Differential role of plasma proteins between humans and common animal models on the adhesion efficiency of VTCs
Katawut Namdee, Peter J. Onyskiw, Daniel J. Sobczynski, Omolola Eniola-Adefeso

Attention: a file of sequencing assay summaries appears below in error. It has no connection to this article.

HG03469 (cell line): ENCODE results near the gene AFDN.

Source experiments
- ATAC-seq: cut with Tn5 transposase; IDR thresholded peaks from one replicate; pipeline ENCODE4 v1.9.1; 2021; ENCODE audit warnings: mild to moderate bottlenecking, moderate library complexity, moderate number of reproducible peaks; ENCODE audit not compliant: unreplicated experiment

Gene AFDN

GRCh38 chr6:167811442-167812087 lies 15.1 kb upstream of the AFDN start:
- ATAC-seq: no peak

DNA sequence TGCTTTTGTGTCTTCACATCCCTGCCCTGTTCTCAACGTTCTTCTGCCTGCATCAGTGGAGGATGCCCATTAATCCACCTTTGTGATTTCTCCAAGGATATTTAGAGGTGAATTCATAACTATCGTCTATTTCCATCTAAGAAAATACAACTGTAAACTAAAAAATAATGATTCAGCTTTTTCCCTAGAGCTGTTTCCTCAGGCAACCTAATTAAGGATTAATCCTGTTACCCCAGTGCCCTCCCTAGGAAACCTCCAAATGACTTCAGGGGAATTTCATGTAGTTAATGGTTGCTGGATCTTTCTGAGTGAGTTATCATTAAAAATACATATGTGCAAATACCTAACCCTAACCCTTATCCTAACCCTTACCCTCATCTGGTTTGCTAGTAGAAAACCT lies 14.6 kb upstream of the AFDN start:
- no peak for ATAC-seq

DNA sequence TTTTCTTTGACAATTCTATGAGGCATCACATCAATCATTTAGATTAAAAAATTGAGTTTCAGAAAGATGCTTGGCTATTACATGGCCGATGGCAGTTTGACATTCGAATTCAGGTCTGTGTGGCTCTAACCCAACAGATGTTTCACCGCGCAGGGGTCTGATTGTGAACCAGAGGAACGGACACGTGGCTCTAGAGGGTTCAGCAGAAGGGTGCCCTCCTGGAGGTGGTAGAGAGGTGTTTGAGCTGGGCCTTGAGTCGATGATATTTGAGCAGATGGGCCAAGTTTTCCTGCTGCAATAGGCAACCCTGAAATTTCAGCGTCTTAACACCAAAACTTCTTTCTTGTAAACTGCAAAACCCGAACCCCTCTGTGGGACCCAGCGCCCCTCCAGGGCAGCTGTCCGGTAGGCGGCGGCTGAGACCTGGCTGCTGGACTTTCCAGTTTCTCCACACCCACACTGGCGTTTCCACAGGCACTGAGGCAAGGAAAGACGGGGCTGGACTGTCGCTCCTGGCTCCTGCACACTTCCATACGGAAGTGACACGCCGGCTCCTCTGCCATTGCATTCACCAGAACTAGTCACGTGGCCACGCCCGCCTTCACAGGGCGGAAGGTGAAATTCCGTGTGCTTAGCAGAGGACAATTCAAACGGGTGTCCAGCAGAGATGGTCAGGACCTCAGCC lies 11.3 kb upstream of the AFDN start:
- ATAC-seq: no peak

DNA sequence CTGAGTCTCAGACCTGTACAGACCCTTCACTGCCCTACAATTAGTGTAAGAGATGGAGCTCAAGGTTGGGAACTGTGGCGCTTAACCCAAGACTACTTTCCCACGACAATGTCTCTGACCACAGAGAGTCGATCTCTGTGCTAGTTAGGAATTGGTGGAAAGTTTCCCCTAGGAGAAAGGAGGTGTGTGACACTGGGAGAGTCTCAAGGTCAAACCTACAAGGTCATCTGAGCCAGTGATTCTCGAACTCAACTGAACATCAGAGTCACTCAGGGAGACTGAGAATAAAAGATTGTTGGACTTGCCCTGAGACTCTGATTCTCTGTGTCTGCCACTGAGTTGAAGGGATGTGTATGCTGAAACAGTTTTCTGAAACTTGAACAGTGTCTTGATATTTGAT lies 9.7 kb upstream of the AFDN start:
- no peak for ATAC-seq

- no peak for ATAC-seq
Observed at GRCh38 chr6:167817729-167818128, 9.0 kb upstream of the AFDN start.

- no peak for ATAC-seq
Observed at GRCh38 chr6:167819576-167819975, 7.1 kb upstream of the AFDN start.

Vascular-targeted drug carrier (VTC) interaction with plasma has been recognized as a critical factor in determining its targeted adhesion efficiency in vitro. However, the differential role of plasma proteins between humans and common animal models on the adhesion efficiency of VTCs in vitro has yet to be investigated. In this study, a parallel-plate flow chamber (PPFC) assay is used to directly measure the binding efficiency of VTCs in rabbit, porcine, mouse, and human blood flow and for all particles tested, adhesion was observed to be drastically reduced in porcine blood/plasma flows relative to PBS buffer control. However, relative adhesion between mouse blood and buffer was increased/maintained for all nanoparticles. The use of non-fouling poly(ethylene)-glycol (PEG) coating at ultra-high density was able to practically eliminate the impact of plasma proteins on the adhesion of microparticles, but not nanoparticles. Overall, our results suggest that porcine models, as opposed to the murine models, better model the performance of VTCs in terms of their vascular wall adhesion and thus can serve as a better model for predicting the in vivo functionality of drug carriers in the clinic. These considerations hold great importance for the design of various pharmaceutical products, and likely will lead to more efficient and reliable drug delivery systems.